KL Nappier: The writers and artists I admire are a real mixed bag, which probably explains why I like to blur the lines of genre. And I’m a child of the TV and movie age, so my creative heroes and heroines aren’t all novelists. But it’ll probably come as no surprise to people who read my books that my strongest childhood influences were Edgar Allen Poe and Rod Serling. The sheer beauty of Poe’s word craft still captures me. And Serling was a master of irony and wit.

I count Alfred Hitchcock as a strong, early influence, too. His cinematic genius for suspense and mood was and still is a standard-setter and, when I write, I know Hitchcock has inspired what I see in my mind’s eye.

Anne Rice’s earlier works, especially “Interview with the Vampire” taught me that horror didn’t have to be jump-out-of-the-closet jolting. It could be classy. It could be seething and dreadful.

The nonfiction works of Joseph Campbell are every bit as influential to my writing as any of the novelists and film artists above. His lifelong studies of mythology, spirituality and the human psyche have been part of my writing for 20 years.

But, even more important to my career than these, there is no doubt I wouldn’t be writing today without the support and input of the members of the Indiana Writers Workshop. I was an active member for almost 20 years and still keep in contact with the group. And that group would never have formed without the pivotal influence of Elizabeth Arthur, who mentored all of us founding members.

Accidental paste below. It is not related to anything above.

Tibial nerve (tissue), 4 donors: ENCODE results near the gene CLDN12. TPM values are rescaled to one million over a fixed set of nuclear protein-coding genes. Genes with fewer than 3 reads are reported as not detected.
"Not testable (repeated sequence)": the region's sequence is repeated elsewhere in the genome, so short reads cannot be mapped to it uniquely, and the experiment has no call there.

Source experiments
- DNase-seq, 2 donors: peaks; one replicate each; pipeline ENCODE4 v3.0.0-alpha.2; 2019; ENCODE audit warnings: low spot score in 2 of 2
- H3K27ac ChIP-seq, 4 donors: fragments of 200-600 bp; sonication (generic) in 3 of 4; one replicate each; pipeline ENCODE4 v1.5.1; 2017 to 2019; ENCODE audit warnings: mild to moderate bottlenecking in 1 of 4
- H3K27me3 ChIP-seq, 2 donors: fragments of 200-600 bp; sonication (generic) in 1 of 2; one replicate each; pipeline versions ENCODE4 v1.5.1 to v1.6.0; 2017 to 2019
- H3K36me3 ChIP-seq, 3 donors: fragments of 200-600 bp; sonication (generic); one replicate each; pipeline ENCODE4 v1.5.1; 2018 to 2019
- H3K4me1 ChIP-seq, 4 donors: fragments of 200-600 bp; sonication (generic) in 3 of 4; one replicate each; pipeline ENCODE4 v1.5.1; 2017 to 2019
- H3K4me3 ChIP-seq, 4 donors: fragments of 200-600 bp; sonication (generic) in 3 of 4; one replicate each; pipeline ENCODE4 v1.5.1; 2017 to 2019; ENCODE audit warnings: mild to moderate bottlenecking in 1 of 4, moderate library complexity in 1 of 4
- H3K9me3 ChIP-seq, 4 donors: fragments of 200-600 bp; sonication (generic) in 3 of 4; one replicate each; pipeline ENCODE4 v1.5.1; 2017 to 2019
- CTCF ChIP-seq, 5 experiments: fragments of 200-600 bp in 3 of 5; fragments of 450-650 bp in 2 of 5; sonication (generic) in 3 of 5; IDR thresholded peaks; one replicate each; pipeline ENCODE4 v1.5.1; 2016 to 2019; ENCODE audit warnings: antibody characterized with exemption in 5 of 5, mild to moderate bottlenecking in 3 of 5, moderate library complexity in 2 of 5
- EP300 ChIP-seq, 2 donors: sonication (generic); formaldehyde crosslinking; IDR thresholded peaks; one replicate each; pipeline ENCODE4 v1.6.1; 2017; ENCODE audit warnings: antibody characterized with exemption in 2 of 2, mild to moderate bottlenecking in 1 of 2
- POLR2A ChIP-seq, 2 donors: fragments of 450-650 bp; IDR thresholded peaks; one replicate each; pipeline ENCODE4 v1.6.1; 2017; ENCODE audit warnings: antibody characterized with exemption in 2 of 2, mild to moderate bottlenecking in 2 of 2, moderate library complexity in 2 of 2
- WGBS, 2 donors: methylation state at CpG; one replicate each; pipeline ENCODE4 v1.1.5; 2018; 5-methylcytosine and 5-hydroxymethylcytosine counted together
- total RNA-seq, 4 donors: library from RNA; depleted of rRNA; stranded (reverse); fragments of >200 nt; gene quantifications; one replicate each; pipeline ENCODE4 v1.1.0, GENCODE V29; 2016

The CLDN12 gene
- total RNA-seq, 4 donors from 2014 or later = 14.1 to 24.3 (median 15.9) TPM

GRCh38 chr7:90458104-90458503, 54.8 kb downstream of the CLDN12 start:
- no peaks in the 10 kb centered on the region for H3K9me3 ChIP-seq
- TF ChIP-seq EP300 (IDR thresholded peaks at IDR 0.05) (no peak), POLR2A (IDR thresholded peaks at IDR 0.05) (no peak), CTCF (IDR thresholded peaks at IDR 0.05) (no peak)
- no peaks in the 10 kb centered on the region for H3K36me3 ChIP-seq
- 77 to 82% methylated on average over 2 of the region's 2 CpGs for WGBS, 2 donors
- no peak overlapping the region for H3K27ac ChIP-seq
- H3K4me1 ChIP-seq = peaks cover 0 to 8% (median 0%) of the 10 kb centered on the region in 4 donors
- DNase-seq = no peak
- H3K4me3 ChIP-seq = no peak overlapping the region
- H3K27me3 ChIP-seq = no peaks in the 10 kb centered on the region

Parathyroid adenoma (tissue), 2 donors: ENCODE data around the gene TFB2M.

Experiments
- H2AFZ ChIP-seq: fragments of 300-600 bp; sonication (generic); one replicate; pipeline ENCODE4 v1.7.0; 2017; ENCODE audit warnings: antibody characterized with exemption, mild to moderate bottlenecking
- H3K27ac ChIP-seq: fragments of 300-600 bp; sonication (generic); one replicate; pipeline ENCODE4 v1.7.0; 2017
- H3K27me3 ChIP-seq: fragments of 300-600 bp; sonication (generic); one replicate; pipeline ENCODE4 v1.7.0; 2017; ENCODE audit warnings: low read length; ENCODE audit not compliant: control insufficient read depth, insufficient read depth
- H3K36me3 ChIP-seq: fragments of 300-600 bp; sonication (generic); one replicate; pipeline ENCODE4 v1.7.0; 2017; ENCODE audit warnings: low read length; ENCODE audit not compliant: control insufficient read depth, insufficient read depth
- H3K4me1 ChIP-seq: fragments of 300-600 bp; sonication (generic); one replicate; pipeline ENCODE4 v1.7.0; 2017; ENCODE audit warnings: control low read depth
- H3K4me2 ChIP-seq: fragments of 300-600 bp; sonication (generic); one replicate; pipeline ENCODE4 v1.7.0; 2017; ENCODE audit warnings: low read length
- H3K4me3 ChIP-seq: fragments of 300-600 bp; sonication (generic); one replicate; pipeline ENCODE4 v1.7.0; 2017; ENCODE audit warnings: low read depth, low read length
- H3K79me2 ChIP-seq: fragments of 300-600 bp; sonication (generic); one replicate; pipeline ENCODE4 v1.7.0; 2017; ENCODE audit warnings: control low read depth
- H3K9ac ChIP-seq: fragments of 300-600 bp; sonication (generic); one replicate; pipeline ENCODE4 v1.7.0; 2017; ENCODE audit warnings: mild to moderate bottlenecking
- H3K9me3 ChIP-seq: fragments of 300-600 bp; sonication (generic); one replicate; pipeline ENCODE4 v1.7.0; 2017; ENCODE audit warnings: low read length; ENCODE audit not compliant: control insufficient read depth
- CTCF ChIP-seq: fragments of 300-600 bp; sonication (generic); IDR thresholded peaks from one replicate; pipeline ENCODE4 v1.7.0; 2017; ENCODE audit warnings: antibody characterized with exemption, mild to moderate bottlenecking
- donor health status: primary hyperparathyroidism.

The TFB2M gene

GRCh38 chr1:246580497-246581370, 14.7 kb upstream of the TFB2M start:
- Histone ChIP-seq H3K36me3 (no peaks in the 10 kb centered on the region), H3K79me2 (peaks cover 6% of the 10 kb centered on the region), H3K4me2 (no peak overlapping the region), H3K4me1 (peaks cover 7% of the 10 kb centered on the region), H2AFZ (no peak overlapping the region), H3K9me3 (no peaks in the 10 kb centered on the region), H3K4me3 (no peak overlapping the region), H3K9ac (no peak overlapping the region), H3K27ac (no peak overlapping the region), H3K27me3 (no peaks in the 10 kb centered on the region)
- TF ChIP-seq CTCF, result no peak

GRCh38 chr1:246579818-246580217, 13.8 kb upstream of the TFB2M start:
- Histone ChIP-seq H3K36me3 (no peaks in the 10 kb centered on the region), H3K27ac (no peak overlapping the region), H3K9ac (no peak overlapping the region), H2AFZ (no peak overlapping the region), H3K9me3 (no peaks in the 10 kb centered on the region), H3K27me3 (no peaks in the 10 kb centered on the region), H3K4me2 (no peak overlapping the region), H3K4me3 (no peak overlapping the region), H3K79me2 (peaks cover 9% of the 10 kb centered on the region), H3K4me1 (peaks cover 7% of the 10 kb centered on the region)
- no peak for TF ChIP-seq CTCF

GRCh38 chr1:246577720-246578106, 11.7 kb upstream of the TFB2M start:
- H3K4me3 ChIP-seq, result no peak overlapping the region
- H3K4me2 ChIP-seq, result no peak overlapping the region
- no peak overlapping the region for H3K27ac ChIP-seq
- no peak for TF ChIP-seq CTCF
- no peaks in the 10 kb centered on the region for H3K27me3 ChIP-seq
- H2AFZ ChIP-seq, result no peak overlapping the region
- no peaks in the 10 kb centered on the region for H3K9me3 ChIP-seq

What about now: who is your favorite author and what is your favorite genre to read?

KL Nappier: Oh, this question is sooo tough! Love Chuck Palahniuk, but I can only take him in small doses. Brilliant writer, but too much of him at once can mess with my mind. Joyce K. Jensen is someone who has been writing as long as I have and, like me, is a longtime member of the Indiana Writers Workshop. I’m privileged to count her as a friend, but -even if I weren’t- I’d find her work stunningly beautiful. She writes literary science fiction and deserves to be published a lot more often than she is. Her best work isn’t even out yet.

Sterling Watson -another under appreciated author- blows me away with his literary fiction. And I’m a big admirer of Dennis Lehane. And then there’s Amy Tan, Audrey Niffenegger and Howard Frank Mosher. Pick up any of these writers and you’ll see they’re all very different from each other. And maybe it’s ironic that I don’t write in any style or genre that comes close to theirs. But what I love above all things literary is beautiful writing. Excellent word craft. All these authors have that in spades.

Location and life experience can sprinkle their influence in your writing. Tell us about where you grew up and a little about where you live now – city? Suburb? Country? Farm? If you could live anywhere you want to live, where would that be?